Following an early phase of limited activity at the University of Pisa on small stainless steel pipes containing axial cracks, in 1981 ENEA, the Italian Committee for Research and Development of Nuclear Energy and Alternative Energies, has started a massive research campaign on fracture of carbon and stainless steel piping containing through and part-through cracks loaded either under pressure or in bending. The purpose of the program was to develop a better understanding on pipes fracture behaviour in order to set new design criteria more realistic, yet conservative, than the guillotine break and prepare acceptance criteria for in-service flaws particularly under the growing pressure of IGSCC that has merciless affected worldwide practically any BWR piping system. The analysis of more than 100 tests carried out at CISE research centre, in Milano, on 4 inch, 6 inch, 8 inch and 10 inch pipes has indicated that unstable fracture requires at least 150° through wall crack under ASME maximum design stresses. The leak area, before instability takes place, is always less than 10% of the net cross section area of the pipe. This has led ENEA to consider a 10% break area as a reasonable value to calculate jet forces. Further, it was found that the net section collapse load criterion by far underestimates the actual collapse load and that 360° part-through cracks tend to switch from ductile to brittle failure mode of a pipe loaded in bending. Further work is planned for the next 3 years including high temperature tests, stainless steel weldments and HAZ tests, high compliance tests and eventually burst tests. Besides the ENEA's research program, Ansaldo AMN, the Italian Nuclear Architect Engineer, is developing theoretical studies and codes to treat the problem of pipe fracture. © 1987.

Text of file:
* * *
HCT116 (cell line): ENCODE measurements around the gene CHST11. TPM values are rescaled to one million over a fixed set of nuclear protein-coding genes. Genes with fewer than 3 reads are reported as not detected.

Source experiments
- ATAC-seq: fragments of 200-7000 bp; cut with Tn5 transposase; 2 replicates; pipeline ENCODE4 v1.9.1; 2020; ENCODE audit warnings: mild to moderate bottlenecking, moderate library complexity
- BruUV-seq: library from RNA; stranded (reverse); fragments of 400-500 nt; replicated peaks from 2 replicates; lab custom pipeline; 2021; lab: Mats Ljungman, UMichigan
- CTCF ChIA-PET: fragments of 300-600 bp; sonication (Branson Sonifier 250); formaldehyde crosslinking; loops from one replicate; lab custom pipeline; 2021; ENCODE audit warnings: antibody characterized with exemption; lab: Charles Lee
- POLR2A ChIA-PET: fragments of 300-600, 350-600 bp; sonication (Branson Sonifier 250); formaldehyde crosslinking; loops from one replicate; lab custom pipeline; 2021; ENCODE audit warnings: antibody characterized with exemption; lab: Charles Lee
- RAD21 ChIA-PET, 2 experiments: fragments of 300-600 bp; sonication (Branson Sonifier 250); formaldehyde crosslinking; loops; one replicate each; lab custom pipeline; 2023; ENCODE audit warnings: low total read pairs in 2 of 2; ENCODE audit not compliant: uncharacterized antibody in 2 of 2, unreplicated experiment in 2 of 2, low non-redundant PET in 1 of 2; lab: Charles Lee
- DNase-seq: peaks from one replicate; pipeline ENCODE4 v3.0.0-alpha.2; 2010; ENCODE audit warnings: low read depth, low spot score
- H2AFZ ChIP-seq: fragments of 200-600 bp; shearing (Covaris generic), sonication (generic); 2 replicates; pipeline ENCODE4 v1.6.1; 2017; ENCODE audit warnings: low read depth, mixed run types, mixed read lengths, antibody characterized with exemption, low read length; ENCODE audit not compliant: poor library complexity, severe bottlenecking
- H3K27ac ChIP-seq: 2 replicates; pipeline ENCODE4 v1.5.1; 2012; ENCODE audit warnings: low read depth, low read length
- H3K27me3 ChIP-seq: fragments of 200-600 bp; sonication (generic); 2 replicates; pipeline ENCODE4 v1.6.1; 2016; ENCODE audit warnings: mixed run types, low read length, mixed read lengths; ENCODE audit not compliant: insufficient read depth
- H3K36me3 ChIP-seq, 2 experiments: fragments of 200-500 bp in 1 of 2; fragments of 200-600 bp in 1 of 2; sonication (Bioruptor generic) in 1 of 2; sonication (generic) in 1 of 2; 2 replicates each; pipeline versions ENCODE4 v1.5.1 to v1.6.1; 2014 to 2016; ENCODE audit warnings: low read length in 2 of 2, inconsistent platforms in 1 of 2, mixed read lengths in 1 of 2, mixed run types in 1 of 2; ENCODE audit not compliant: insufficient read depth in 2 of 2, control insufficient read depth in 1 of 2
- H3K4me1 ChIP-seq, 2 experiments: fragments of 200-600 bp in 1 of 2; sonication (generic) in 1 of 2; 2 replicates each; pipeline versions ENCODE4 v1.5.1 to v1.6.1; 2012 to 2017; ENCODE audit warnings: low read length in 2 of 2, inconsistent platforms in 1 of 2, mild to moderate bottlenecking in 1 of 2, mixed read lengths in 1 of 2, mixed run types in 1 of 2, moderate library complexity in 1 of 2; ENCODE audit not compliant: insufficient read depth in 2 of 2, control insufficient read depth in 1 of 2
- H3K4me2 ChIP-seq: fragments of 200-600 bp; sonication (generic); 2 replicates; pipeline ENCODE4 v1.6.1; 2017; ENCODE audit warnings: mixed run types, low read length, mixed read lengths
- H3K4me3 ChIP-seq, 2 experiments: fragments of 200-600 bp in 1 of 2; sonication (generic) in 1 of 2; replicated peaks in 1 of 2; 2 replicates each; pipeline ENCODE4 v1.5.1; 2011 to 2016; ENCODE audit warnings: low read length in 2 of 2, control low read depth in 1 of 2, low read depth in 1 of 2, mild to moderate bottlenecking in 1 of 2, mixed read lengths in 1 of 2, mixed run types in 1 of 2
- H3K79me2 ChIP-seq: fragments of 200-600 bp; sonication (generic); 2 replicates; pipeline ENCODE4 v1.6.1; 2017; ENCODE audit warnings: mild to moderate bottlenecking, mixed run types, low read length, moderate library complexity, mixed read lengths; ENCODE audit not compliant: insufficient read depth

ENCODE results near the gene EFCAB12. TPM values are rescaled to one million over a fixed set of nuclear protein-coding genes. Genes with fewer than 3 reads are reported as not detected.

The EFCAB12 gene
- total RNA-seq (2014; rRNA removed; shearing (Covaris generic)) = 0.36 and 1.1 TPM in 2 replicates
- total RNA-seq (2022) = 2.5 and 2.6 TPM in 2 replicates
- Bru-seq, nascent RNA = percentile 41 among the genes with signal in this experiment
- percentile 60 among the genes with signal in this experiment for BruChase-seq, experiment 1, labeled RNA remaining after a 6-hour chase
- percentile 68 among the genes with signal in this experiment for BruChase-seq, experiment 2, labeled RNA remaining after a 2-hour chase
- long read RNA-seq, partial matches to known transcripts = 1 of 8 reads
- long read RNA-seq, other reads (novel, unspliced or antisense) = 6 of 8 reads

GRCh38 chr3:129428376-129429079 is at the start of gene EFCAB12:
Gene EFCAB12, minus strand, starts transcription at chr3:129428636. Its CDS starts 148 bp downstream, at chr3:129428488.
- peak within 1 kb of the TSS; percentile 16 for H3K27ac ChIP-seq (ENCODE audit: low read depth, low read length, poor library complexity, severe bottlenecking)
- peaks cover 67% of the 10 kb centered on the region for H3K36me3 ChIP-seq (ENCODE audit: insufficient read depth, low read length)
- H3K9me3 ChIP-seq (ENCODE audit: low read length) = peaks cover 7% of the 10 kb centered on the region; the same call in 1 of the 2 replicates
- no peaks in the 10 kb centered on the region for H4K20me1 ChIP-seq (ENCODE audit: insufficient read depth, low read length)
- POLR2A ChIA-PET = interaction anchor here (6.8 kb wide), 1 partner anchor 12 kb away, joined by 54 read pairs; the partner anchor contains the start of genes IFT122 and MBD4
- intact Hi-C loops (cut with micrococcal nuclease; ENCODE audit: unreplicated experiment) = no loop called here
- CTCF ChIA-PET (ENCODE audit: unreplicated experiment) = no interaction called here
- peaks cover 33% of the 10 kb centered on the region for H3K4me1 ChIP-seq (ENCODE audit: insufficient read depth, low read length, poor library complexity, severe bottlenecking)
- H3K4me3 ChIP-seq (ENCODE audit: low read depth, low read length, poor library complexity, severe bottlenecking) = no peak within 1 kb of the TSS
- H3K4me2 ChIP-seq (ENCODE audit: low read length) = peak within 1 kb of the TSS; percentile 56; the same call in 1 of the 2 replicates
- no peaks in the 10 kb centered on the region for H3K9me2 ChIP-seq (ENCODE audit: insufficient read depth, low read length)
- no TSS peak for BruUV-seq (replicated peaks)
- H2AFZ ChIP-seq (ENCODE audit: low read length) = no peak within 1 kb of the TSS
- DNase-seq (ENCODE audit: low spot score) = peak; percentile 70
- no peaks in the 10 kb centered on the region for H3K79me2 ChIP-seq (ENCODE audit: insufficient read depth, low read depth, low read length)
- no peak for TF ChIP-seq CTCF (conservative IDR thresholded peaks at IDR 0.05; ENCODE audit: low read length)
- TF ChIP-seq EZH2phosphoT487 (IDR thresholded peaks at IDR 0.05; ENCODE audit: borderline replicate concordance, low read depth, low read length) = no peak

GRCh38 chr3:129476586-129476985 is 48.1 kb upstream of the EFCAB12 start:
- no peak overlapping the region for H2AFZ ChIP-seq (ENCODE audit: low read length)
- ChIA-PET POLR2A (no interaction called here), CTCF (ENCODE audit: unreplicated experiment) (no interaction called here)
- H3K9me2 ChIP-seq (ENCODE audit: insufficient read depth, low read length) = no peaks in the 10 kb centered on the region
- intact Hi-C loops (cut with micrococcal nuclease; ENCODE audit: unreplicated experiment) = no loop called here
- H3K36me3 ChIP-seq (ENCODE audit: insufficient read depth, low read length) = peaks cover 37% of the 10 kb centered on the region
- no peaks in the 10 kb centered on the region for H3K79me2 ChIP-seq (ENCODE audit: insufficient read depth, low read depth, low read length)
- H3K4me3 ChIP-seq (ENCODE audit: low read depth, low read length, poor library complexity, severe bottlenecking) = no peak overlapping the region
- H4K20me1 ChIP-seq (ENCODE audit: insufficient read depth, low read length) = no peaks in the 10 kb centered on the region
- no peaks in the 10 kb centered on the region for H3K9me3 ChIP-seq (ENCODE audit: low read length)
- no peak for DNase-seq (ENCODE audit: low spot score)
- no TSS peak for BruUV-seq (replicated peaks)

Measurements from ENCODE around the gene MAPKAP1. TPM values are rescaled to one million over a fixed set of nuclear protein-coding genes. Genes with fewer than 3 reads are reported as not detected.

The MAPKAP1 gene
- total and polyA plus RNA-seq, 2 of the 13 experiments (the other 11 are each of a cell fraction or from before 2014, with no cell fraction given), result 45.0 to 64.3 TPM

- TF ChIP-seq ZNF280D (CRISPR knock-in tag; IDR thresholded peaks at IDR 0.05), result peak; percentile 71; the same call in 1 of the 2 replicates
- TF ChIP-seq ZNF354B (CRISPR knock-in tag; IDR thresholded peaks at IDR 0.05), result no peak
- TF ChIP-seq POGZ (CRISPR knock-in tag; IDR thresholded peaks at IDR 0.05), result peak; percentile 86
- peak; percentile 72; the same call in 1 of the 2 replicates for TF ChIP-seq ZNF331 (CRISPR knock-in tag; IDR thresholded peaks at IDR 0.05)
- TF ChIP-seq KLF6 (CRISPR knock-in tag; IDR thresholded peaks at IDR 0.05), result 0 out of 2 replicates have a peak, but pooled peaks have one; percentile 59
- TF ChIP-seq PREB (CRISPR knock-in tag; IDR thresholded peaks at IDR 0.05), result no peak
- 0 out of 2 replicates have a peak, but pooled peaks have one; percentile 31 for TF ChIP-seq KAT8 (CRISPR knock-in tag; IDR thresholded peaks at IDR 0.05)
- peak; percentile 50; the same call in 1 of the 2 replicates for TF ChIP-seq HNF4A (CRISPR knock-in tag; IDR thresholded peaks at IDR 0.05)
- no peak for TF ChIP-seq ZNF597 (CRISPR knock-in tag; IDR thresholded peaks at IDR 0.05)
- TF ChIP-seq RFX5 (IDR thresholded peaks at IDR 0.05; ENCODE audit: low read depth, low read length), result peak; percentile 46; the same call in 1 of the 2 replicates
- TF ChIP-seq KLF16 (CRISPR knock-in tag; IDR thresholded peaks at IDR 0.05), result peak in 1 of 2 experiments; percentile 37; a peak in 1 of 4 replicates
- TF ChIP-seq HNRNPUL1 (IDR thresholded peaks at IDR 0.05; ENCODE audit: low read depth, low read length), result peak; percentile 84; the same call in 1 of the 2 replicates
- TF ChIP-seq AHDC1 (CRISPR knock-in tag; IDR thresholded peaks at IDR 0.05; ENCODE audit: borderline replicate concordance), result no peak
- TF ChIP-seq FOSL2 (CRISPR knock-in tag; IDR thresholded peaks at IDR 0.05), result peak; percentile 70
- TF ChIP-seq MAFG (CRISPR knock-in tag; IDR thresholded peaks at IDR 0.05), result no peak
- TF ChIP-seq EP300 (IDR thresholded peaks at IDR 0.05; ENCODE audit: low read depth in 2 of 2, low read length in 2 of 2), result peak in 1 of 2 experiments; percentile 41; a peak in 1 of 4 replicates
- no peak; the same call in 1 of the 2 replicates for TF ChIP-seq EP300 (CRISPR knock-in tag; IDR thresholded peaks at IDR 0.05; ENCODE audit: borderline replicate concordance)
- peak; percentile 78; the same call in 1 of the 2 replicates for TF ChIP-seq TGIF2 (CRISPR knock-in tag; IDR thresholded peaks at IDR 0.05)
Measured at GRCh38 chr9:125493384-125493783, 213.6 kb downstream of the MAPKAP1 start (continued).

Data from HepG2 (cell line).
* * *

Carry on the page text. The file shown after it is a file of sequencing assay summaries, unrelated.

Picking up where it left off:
All Science Journal Classification (ASJC) codes
- Energy Engineering and Power Technology
- Nuclear Energy and Engineering
- Civil and Structural Engineering
- Mechanical Engineering
- Safety, Risk, Reliability and Quality